But we’re not there yet, says Rob Grenfell, of the Commonwealth Scientific and Industrial Research Organization (CSIRO), an Australian organization that recently tested the corona vaccine developed at Oxford on animals. “While these are hopeful results, we still have a long way to go before a suitable vaccine is within reach. We have yet to wait for the third phase of clinical research, in which the effectiveness and safety of the candidate vaccines will be further investigated (…) It is not clear whether the candidate vaccines work and can be safely distributed to a larger group of people before these large-scale clinical studies have been carried out and it has been proven that the vaccinated group is protected. ”

Third stage
The third phase of clinical research Grenfell refers to is usually the most time consuming phase. In this part of the research, they want to prove that the vaccine can actually prevent people from becoming infected with the virus. A large group of people must first be collected for the study, half of whom will receive a placebo and the other half the corona vaccine. You then have to wait until a large proportion of the subjects in both groups have come into contact with the coronavirus to demonstrate that infections among the vaccinated group are not or at least much less common. You can imagine that it takes a lot of time. There is a possibility of speeding up this third phase by deliberately exposing people to the coronavirus after vaccination (with the corona vaccine or the placebo). Last week More than 100 scientists argued that this approach should be used to obtain a vaccine as quickly as possible and to save as many human lives as possible. It is still unclear whether that will actually happen.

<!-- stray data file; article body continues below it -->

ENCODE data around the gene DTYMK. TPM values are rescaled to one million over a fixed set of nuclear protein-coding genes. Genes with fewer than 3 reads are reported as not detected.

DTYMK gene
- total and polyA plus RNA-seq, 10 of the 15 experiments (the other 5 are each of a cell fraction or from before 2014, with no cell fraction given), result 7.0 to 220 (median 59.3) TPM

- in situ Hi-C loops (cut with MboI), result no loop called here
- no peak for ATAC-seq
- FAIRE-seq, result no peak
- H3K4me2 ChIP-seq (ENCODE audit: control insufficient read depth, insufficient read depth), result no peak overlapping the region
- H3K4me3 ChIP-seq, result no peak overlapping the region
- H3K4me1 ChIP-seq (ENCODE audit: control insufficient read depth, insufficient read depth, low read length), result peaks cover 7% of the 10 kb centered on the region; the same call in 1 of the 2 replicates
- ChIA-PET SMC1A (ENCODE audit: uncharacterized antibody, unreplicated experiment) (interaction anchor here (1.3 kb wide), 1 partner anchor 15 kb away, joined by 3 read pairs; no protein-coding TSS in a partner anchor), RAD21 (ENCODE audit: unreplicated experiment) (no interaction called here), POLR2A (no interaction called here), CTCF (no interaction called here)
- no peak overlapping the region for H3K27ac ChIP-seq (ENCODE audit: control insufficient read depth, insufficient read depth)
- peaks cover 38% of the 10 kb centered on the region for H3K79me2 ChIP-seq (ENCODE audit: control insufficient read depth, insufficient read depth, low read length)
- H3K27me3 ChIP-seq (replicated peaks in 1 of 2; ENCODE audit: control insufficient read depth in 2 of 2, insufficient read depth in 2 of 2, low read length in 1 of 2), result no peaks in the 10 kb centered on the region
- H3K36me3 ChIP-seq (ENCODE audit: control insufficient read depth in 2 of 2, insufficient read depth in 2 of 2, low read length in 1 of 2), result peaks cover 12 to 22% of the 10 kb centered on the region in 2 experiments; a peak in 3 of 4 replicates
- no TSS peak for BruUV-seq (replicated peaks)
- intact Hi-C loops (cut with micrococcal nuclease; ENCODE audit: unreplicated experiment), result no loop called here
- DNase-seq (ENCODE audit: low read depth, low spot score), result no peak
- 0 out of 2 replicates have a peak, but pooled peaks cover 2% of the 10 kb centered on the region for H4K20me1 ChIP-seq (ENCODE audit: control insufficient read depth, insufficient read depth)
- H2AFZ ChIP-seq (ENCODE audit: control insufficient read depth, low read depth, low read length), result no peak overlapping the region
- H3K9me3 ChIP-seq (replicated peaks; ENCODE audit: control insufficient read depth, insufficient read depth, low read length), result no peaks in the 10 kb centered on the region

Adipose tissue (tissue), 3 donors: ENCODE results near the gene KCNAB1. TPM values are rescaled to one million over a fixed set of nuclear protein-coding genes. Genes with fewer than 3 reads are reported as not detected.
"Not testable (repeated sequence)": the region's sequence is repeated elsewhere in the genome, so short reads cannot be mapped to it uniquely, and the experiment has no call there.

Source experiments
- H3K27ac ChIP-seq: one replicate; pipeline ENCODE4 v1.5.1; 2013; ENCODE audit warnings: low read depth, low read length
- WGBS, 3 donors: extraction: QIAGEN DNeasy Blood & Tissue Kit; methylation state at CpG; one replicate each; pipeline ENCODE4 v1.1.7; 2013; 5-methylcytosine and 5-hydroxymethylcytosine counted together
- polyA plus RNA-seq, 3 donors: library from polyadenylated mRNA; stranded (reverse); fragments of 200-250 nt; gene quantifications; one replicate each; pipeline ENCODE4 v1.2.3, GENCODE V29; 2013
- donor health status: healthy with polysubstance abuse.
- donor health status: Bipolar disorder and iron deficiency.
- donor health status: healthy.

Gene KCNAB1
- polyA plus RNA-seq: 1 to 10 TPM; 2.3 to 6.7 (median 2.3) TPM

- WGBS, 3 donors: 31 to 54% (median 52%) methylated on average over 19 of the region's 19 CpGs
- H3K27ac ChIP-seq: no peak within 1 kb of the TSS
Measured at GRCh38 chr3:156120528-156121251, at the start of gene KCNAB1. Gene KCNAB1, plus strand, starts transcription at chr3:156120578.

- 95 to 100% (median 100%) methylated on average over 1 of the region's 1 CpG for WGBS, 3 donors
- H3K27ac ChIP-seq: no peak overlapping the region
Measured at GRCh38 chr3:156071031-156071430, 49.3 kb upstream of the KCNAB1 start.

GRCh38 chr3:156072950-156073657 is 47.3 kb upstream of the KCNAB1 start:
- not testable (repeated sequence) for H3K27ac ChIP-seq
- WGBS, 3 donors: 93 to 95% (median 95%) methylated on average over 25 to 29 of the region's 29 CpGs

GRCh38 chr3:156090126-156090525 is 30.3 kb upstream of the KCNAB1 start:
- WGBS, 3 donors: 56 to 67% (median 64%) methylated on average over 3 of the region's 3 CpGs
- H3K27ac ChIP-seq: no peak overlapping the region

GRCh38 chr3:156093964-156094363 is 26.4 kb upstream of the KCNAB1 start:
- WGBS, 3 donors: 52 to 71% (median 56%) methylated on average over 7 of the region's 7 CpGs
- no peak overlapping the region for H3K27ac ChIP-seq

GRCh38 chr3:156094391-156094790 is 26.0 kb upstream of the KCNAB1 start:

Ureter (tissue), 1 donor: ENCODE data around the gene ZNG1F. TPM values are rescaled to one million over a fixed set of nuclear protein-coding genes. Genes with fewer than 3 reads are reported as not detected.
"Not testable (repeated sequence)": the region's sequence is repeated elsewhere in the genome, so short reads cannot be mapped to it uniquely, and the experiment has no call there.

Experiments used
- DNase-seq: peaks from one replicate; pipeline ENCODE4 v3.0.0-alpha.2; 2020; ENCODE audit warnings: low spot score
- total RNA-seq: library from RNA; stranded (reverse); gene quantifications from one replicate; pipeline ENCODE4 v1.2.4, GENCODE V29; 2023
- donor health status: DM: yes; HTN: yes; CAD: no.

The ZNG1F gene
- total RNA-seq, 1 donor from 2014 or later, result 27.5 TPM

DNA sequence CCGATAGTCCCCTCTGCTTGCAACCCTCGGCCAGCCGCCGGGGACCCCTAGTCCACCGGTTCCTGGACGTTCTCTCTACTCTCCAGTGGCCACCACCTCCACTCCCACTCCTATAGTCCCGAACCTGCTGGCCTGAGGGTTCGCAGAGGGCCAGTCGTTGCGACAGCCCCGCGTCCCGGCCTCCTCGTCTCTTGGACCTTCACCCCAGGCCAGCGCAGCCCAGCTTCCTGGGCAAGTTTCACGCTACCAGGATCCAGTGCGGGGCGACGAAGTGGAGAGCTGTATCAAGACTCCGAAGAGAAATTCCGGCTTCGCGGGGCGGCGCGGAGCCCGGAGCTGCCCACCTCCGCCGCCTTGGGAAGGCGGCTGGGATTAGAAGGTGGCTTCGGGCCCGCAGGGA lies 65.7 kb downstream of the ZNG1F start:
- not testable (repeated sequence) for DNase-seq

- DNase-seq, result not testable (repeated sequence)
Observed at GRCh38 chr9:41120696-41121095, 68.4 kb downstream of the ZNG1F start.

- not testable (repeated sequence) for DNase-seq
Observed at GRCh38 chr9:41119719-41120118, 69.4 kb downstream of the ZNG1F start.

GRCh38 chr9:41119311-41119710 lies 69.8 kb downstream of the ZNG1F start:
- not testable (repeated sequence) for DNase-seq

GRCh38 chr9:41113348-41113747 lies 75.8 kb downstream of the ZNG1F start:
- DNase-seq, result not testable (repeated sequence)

Next steps
The vaccine developers will continue as usual. For example, the vaccine developed at the University of Oxford will soon be tested on more than 10,000 British people. Large-scale studies are also underway in the US, Brazil and South Africa. And the Chinese also hope to start the third phase of clinical research soon.

During this third and final phase of clinical research, it should not only be clear whether the vaccine can prevent SARS-CoV-2 from infecting people. The safety of the vaccine is also reviewed. In addition, it must be clear what the optimal dose is. In the meantime, it is also important to monitor subjects vaccinated in the first and second phases of the study. For example, it should be made clear how long the immune response that the vaccine elicits lasts.

Many more candidate

vaccines In addition to the vaccines mentioned in this article, which are being developed in China and Great Britain, 164 vaccines are still being developed, according to the World Health Organization . 24 candidate vaccines are already being tested on humans. Most are still in the initial phase of clinical research, where a vaccine is being tested for the first time in (a small group of) people. However, there are a few vaccines that are already a lot further and are (almost) entering the third and final phase of clinical research. This concerns the vaccine developed in Oxford, but also the 1273 mRNA developed by the Americans and two Chinese vaccines, including the one that is central to this article.